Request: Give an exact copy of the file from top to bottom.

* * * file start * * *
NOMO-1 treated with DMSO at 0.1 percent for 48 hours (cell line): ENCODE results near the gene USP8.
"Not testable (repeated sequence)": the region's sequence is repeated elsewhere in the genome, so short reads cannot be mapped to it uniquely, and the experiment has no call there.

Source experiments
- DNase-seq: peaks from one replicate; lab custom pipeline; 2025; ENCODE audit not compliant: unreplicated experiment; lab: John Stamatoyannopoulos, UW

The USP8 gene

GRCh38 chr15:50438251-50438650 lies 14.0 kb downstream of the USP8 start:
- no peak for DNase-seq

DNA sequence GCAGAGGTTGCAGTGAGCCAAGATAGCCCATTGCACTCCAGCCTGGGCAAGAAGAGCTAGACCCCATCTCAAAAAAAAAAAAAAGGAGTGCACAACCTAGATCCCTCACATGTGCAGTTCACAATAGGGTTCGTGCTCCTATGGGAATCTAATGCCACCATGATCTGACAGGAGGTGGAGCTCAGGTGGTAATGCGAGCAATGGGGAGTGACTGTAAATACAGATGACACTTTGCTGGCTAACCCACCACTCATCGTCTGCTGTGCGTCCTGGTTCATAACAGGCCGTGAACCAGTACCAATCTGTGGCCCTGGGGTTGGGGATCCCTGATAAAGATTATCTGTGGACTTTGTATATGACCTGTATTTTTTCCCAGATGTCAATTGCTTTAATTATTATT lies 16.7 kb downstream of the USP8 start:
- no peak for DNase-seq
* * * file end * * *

NOMO-1 treated with DMSO at 0.1 percent for 48 hours (cell line): ENCODE results near the gene USP8.
"Not testable (repeated sequence)": the region's sequence is repeated elsewhere in the genome, so short reads cannot be mapped to it uniquely, and the experiment has no call there.

Source experiments
- DNase-seq: peaks from one replicate; lab custom pipeline; 2025; ENCODE audit not compliant: unreplicated experiment; lab: John Stamatoyannopoulos, UW

The USP8 gene

GRCh38 chr15:50438251-50438650 lies 14.0 kb downstream of the USP8 start:
- no peak for DNase-seq

DNA sequence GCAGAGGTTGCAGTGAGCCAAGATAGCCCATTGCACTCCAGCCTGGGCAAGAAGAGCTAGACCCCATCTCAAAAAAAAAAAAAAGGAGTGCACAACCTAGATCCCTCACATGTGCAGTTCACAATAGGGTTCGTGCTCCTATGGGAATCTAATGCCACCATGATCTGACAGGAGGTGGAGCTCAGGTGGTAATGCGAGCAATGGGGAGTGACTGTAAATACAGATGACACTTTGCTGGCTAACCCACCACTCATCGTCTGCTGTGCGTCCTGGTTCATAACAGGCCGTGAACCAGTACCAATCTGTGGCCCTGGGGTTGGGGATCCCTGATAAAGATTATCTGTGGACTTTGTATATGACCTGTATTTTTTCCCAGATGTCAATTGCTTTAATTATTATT lies 16.7 kb downstream of the USP8 start:
- no peak for DNase-seq